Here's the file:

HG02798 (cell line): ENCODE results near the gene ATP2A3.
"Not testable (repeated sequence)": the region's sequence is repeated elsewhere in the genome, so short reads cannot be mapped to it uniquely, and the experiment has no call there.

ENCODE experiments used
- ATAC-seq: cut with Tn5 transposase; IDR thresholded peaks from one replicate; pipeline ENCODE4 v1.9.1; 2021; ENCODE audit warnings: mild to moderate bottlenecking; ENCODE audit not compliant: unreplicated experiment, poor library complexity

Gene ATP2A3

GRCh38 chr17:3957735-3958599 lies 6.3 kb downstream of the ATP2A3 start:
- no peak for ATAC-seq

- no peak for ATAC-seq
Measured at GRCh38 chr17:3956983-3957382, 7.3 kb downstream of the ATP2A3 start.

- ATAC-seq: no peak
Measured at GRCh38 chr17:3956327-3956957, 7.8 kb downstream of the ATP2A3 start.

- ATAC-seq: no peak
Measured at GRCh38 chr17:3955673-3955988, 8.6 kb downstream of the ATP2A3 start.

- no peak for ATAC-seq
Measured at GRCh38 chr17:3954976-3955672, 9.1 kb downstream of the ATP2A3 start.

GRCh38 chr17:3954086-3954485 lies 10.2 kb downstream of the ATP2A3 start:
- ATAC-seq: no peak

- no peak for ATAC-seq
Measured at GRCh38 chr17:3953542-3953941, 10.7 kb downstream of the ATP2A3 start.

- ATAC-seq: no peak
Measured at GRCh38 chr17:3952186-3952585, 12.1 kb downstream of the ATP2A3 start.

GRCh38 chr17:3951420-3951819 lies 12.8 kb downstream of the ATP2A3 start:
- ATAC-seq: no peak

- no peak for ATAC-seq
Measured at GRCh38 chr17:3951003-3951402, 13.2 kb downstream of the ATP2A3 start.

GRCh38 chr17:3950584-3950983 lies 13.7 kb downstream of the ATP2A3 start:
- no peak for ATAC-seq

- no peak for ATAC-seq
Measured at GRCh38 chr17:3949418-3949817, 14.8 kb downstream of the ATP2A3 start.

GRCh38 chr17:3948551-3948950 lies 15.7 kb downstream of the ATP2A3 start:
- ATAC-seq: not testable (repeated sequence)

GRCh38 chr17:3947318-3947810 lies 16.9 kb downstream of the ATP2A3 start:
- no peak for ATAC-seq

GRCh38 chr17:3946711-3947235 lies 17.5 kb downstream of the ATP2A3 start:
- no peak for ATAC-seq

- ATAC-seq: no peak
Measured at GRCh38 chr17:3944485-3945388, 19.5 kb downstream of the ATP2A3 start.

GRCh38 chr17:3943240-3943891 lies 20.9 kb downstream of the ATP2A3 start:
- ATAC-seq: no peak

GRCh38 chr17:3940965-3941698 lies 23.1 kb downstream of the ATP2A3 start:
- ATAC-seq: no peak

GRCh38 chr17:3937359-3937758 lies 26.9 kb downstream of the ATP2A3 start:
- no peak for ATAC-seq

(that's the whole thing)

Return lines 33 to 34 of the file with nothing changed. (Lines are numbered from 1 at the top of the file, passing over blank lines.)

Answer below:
- no peak for ATAC-seq

GRCh38 chr17:3946711-3947235 lies 17.5 kb downstream of the ATP2A3 start: